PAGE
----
Steve Rogers, now finding difficult to fit in to the era of today then leads an assault against a friend turned rival from World War II, a Soviet emissary known as "The Winter Soldier" and his lead of a precarious uprising.
Samuel L. Jackson,
An officer finds himself caught in a time loop in a war with the alien race. His skills increase as he faces the same brutal combat scenarios, and his union with a Special Forces warrior gets him closer to defeating the enemy.
Clark Kent, an alien of a now extinct race disguised as a bystander of our kind is forced to reveal his true identity when Earth is invaded by an army of survivors who threaten to bring the planet to the brink of destruction.
In a world divided by factions based on virtues, Tris learns she's Divergent and won't fit in. When she discovers a plot to destroy Divergents, Tris and the mysterious Four must find out what makes Divergents dangerous before it's too late.
As a war between humankind and monstrous sea creatures wages on, a former pilot and a trainee are paired up to drive a seemingly obsolete special weapon in a desperate effort to save the world from the apocalypse.
In 2028 Detroit, when Alex Murphy - a loving husband, father and good cop - is critically injured in the line of duty, the multinational conglomerate OmniCorp sees their chance for a part-man, part-robot police officer.
In 1999, the Janjira nuclear plant was mysteriously destroyed with most hands lost including supervisor Joe Brody's colleague and wife, Sandra. Years later, Joe's son, Ford, a US Navy ordnance disposal officer, must go to Japan to help his estranged father who obsessively searches for the truth of the incident. In doing so, father and son discover the disaster's secret cause on the wreck's very grounds. This enables them to witness the reawakening of a terrible threat to all of Humanity, which is made all the worse with a second secret revival elsewhere. Against this cataclysm, the only hope for the world may be Godzilla, but the challenge for the King of the Monsters will be great even as Humanity struggles to understand the destructive ally they have. Written by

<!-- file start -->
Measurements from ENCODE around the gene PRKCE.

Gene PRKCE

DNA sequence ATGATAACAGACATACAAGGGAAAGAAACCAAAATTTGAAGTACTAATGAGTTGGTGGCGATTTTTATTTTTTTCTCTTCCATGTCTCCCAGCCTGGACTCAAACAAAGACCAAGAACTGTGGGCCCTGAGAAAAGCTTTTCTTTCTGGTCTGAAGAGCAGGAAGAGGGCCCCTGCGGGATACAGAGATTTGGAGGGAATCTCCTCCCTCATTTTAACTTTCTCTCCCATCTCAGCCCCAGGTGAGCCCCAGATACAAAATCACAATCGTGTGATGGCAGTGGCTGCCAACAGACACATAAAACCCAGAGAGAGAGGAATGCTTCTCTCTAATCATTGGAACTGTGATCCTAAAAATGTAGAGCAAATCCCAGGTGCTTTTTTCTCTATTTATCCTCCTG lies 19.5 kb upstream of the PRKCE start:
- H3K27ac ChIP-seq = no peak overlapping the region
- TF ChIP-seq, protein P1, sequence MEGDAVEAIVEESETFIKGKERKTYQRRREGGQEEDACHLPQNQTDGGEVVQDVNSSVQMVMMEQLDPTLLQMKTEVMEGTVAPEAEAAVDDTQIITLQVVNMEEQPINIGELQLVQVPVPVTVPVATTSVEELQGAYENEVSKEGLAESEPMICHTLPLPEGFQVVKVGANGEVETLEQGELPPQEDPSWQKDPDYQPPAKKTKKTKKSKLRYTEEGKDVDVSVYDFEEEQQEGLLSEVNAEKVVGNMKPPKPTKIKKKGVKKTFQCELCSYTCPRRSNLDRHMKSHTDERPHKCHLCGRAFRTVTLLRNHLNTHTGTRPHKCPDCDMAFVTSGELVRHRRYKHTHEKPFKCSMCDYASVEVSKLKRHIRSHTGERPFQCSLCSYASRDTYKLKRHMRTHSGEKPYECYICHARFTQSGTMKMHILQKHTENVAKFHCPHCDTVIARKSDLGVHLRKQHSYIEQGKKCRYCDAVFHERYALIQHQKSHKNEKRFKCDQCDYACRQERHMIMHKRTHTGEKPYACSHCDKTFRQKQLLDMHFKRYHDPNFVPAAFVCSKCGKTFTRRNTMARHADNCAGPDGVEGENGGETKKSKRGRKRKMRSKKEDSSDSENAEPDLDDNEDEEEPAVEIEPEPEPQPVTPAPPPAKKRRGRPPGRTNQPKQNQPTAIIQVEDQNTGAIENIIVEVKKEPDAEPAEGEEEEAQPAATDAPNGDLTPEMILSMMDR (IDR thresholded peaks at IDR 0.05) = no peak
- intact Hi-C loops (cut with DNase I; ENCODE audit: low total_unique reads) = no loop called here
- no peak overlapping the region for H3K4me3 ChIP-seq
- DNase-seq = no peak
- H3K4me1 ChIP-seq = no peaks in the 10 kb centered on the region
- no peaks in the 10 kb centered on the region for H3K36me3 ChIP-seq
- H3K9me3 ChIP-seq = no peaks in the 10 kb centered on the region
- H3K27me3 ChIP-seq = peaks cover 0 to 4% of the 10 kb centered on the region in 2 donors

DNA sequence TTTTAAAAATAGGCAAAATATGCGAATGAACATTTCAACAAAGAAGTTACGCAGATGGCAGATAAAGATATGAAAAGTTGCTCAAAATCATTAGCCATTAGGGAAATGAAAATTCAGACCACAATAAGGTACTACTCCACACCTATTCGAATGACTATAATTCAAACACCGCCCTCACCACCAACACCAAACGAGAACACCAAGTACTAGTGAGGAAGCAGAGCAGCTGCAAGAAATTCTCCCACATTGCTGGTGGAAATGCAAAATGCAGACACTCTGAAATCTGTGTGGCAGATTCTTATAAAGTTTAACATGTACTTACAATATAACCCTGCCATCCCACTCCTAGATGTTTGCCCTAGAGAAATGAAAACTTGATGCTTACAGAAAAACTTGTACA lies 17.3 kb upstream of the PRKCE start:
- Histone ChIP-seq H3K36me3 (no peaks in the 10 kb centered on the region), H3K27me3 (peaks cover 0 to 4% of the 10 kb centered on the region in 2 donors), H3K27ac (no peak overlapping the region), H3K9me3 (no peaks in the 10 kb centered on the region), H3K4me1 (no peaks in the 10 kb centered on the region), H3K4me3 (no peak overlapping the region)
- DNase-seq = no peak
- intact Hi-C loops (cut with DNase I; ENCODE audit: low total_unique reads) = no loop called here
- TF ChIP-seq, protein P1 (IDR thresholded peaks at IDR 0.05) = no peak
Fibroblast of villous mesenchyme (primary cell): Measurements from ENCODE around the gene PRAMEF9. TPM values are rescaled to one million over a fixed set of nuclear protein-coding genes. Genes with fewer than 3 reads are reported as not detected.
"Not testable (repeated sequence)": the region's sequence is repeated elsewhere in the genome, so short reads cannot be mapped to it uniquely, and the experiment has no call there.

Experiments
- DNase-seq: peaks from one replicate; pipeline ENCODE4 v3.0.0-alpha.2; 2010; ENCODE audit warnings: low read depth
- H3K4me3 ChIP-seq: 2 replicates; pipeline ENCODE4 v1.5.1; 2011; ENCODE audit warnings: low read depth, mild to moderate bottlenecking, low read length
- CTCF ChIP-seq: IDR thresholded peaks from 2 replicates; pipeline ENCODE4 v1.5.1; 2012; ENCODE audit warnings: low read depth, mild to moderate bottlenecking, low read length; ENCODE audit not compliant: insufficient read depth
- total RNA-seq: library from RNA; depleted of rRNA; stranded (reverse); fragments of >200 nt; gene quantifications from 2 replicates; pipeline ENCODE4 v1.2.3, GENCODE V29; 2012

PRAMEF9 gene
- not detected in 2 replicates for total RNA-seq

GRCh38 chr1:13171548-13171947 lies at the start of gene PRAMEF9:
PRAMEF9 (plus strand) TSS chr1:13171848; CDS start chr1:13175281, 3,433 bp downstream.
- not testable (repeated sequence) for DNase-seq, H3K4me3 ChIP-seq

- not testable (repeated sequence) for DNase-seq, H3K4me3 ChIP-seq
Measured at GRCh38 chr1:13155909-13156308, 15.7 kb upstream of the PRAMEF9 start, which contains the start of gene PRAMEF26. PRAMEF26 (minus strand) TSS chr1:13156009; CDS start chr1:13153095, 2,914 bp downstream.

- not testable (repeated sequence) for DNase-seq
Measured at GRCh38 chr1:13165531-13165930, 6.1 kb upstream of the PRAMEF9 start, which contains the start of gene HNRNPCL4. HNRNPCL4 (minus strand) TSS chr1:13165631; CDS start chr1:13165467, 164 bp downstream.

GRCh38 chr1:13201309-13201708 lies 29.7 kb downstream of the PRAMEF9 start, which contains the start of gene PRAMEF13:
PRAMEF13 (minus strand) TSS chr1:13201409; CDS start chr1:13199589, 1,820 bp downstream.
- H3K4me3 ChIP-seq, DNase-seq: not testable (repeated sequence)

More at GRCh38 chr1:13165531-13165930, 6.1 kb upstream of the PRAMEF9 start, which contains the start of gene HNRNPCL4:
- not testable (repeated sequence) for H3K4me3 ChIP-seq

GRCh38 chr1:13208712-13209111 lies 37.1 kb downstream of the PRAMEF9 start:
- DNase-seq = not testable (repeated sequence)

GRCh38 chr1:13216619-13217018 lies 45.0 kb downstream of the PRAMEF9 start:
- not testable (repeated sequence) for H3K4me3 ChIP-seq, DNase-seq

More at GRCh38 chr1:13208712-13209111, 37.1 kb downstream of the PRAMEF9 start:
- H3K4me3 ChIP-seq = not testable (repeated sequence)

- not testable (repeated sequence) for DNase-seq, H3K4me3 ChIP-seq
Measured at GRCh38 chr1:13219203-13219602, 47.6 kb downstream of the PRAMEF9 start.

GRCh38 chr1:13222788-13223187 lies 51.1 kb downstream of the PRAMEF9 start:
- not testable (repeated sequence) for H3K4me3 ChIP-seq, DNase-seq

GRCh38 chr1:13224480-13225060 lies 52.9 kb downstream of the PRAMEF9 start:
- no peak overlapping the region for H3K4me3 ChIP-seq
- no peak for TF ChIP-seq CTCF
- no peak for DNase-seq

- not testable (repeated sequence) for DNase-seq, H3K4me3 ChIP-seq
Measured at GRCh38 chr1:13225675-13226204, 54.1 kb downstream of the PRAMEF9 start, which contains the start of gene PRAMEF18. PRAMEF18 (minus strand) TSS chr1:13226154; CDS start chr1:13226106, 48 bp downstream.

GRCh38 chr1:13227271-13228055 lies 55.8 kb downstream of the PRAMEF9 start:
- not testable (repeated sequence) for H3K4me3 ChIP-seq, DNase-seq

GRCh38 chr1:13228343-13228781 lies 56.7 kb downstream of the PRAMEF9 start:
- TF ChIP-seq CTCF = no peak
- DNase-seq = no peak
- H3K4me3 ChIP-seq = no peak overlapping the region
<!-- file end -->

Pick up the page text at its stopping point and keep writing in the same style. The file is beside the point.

Kenneth Chisholm (email@example.com)
This film originated from a proposed Godzilla film project by Yoshimitsu Banno (the director of 1971's Godzilla vs. the Smog Monster (1971)), tentatively titled "Godzilla 3D to the MAX". In 2005, just months after the release of Godzilla: Final Wars (2004), Banno obtained the rights from Toho to do a new Godzilla film at his Japan-based studio, Advanced Audiovisual Productions, in 3D-IMAX, exclusively for the American public. Toho would act as both technical advisers and distributors for the film in Japan. In it, Godzilla would battle a poisonous, shape-shifting monster called Deathla (a monster similar to Hedorah, only red/purple in color, and has a skull head), which awakened him from his slumber in Iguassu Falls (between Argentina and Brazil). The battle between the two monsters progressively makes its way to Mexico City, and finally, Las Vegas. The story was over-the-top (partly to appeal to younger viewers), and was very strongly along the lines of Banno's "Smog Monster". To produce this film, Banno spent a few years searching for financiers to fund the film, which would be co-produced by Kenji Okuhira and Brian Rogers. (If made, veteran SPFX director Eiichi Asada would've handled the effects.) Eventually, in 2010, Banno struck a deal with Legendary Pictures, which took the project in a completely different direction, with Toho maintaining the same condition as before (technical advisers/distribution in Japan). As a result, both Banno and Okuhira ultimately became the executive producers of this film, with Rogers also as a producer. See more »